Concerns Knapweed has changed the face of our lands in western Montana.  Ranchers, wildlife enthusiast, hunters, foresters, hikers, and fisherman are impacted by the dramatic affect that knapweed is having on our ecosystem.  Spotted knapweed is particularly hard to manage due to its ability to occupy a variety of sites and habitats.  This weed will aggressively out-compete native vegetation.

Watersheds throughout the state are reaping the negative effects of the soil erosion that knapweed causes.  The soil erosion caused by spotted knapweed is degrading fisheries and water quality.  Spotted knapweed is impacting Montana’s economy in a serious way. The negative effect knapweed has on Montana’s economy is an estimated $42 million annually.

Identification Spotted knapweed is a pinkish-purple flower and the plant grows 1-3 feet tall.  The bracts underneath the flowers have dark spotted tips that are also fringed.  Spotted knapweed blooms from mid to late July and through September.  Each individual flower will bloom for 2-6 days.  The flowers will reopen after 20 days to disperse seeds.  One knapweed plant can produce up to 1000 seeds and remain viable in the soil for 8 years. You will begin to see spotted knapweed rosettes in early April.  Knapweed can grow to nearly 4 feet tall on moist sites.

What can you do? For pastures and rangelands that have not been infested, prevention is key.  Avoid transporting seeds from infested sites.  Seeds can attach themselves to vehicles, clothes, and animals.  Use only certified weed-seed free seed and hay in non-infested areas.  For infested areas integrated weed management methods need to be employed.  Small infestations can be controlled through timed hand pulling, which should take place when the soil is moist and prior to the plant going to seed.  Pulled plants should be bagged and disposed of or burned.

Plowing an infested area is feasible, if plowed down to 7 inches below soil surface and if the area is reseeded with desirable vegetation.  Plowing may cause dormant knapweed seeds in the soil to germinate.  This method is best if used with herbicide treatment or grazing.  Sheep, goats, and cattle will graze spotted knapweed at certain times.  Grazing on knapweed should be timed for when the grasses have gone dormant.  Sheep grazing in combination with herbicide use can be fairly effective.  There are multiple insects that exist in Montana as a mean of controlling knapweed.  The success of knapweed eradication requires a long-term commitment.

Visit the MWCA Weed ID pages for additional information and pictures of spotted knapweed.

This series of articles was developed by Ravalli County.  If you would like to use these articles please contact Ravalli County Weed District Weed Coordinator at (406) 777-5842.

Mapping the Weeds on the Madison River

Wednesday, August 4th, 2010


Bozeman Daily Chronicle recently featured an article about mapping weeds on the Madison River.

ON THE MADISON RIVER — Floating along the shoreline in his drift boat, Travis Morris pointed to a 25-yard stretch of purple flowers.

“That’s a huge infestation right there,” Morris said.

The flowers, better known as Canada thistle, look pretty. But the plant is actually a weed that takes over any ground it comes in contact with and chokes out native plants. And without those native plants, the riverbanks erode, water quality deteriorates and fish can’t reproduce.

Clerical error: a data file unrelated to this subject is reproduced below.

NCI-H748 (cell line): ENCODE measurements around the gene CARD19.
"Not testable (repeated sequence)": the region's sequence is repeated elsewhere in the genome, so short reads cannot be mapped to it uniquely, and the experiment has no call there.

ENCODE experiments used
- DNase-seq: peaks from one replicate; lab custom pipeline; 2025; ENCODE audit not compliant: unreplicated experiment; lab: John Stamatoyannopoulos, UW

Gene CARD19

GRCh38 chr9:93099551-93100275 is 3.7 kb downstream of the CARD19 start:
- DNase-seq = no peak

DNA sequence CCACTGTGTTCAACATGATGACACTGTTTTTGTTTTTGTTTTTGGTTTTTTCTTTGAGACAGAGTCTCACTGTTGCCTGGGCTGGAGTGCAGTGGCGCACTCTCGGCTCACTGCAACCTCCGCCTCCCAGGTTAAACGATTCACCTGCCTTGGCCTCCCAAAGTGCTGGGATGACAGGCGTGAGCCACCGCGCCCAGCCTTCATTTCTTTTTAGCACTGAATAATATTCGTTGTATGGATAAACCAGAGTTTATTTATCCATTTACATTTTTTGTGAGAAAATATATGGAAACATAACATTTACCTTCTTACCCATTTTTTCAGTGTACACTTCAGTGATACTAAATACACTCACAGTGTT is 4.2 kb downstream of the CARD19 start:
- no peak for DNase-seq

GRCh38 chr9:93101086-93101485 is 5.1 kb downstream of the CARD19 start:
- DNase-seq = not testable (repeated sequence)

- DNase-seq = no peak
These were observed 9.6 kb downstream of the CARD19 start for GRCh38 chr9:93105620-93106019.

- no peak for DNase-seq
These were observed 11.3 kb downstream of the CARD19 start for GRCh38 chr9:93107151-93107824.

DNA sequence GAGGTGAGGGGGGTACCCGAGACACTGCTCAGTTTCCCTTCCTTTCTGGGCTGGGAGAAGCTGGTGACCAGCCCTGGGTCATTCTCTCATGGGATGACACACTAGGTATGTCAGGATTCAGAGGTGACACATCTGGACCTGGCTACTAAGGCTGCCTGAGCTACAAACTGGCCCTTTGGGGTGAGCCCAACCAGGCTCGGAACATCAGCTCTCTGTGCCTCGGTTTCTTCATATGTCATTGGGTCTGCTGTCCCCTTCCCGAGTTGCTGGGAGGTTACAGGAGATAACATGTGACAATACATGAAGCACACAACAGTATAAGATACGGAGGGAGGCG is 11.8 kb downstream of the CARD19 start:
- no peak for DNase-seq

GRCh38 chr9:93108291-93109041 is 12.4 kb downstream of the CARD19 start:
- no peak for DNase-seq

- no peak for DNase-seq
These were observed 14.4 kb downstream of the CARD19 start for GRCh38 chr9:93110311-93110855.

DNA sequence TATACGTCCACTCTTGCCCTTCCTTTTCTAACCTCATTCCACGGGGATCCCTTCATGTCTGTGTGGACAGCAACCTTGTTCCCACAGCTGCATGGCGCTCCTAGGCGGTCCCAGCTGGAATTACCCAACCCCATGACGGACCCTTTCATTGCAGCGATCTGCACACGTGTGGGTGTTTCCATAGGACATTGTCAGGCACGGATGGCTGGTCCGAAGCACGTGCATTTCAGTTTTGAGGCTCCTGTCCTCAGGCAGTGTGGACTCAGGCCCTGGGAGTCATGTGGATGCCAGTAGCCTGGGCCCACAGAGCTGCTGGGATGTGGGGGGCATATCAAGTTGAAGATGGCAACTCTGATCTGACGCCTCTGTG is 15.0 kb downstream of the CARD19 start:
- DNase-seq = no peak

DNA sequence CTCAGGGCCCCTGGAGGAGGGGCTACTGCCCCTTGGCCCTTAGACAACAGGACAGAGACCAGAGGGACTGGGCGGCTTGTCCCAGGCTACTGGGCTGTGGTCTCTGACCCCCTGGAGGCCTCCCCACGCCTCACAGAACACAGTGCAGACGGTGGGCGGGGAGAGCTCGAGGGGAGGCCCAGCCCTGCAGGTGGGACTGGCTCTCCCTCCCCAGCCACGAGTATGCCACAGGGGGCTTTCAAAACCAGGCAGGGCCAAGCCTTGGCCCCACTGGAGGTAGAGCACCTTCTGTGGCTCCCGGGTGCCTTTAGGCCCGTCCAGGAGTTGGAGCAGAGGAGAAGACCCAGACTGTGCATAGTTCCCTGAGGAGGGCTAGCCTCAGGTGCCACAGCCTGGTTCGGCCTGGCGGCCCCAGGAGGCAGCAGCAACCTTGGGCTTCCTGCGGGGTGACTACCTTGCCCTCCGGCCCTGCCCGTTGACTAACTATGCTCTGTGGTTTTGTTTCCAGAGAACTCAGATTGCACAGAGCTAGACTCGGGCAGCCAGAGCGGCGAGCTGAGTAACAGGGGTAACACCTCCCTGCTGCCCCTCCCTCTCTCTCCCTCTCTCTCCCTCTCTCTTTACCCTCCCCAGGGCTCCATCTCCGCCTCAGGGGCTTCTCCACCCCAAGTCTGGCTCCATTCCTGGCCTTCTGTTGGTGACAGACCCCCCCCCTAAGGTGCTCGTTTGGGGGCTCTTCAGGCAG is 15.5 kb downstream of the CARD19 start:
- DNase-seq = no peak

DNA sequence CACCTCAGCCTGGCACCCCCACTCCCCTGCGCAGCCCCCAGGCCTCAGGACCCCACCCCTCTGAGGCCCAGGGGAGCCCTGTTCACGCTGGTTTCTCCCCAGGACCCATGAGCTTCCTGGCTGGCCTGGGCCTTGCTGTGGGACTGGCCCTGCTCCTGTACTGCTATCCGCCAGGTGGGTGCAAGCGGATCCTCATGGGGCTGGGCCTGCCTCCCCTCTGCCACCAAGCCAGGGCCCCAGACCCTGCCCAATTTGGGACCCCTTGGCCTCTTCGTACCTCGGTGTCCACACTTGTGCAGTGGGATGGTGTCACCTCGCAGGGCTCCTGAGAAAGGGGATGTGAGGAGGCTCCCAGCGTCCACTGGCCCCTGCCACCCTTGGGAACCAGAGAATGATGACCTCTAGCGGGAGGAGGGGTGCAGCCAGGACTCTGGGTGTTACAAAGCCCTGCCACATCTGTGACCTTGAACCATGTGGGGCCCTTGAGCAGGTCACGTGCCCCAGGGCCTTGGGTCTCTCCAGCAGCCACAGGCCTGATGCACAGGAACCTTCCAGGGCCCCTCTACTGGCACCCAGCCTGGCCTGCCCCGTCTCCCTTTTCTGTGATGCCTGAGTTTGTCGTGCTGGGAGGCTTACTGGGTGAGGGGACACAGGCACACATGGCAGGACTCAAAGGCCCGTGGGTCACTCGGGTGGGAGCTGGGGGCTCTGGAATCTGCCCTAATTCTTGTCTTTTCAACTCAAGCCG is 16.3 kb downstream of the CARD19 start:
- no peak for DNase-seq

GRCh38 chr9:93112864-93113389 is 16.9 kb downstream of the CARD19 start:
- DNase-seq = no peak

“This river is in a spot where the weeds are here, but they can still be controlled,” said Matt Wilhelm, education director for the Livingston-based Center for Aquatic Nuisance Species.

Wilhelm and Morris, president of the Bozeman chapter of Trout Unlimited, floated the Madison on Tuesday looking for noxious weeds and recording their location with GPS coordinates.

Read the complete article on the Bozeman Chronicle website.

Compatibility of Seed Head Biological Control Agents and Mowing for Management of Spotted Knapweed

Monday, April 5th, 2010


Authors: Jim M. Story, Janelle G. Corn, and Linda J. White

Summary: Seed head insects, primarily the seed head fly, Urophora affinis, and the seed head weevils, Larinus spp., are reducing spotted knapweed seed production by about 94% in most areas of western Montana. Studies were conducted on the compatibility of seed head biological control agents and mowing for management of spotted knapweed.  Our study demonstrated that mowing of spotted knapweed in the spring and early summer can result in the growth of secondary flower buds which escape attack by seed head biocontrol agents, thereby allowing the knapweed to produce a nearly-normal complement of seed.  Therefore, we conclude that the historical practice of mowing spotted knapweed during the spring and early summer with no follow-up mowings should be avoided if large populations of seed head biocontrol agents are present.

Download a copy of the research article.

Influence of Seed Head-Attacking Biological Control Agents on Spotted Knapweed

Wednesday, March 24th, 2010


Complete Title: Influence of Seed Head-attacking Biological Control Agents on Spotted Knapweed Reproductive Potential in Western Montana over a 30-year Period

Authors: Jim M. Story, Lincoln Smith, Janelle G. Corn & Linda J. White

Summary:  Studies were conducted on the impact of seed head insects on spotted knapweed reproductive potential in western Montana over a 30-year period.  Results indicated that seed head insects are reducing seed production by about 94% in many areas of western Montana.  The reduction of knapweed seed production has resulted in a 98% reduction in the knapweed seed bank which, in turn, has contributed to the decline of knapweed in these areas.  Of the seed head insects, the fly, Urophora affinis, and the weevils, Larinus obtusus and L. minutus, are having the greatest impact on knapweed seed production.  The current decline of spotted knapweed in many areas is likely due to the impact of the seed head insects on the knapweed seed bank and the effects of the root weevil, Cyphocleonus achates, on mature plants.

Download a copy of the research article.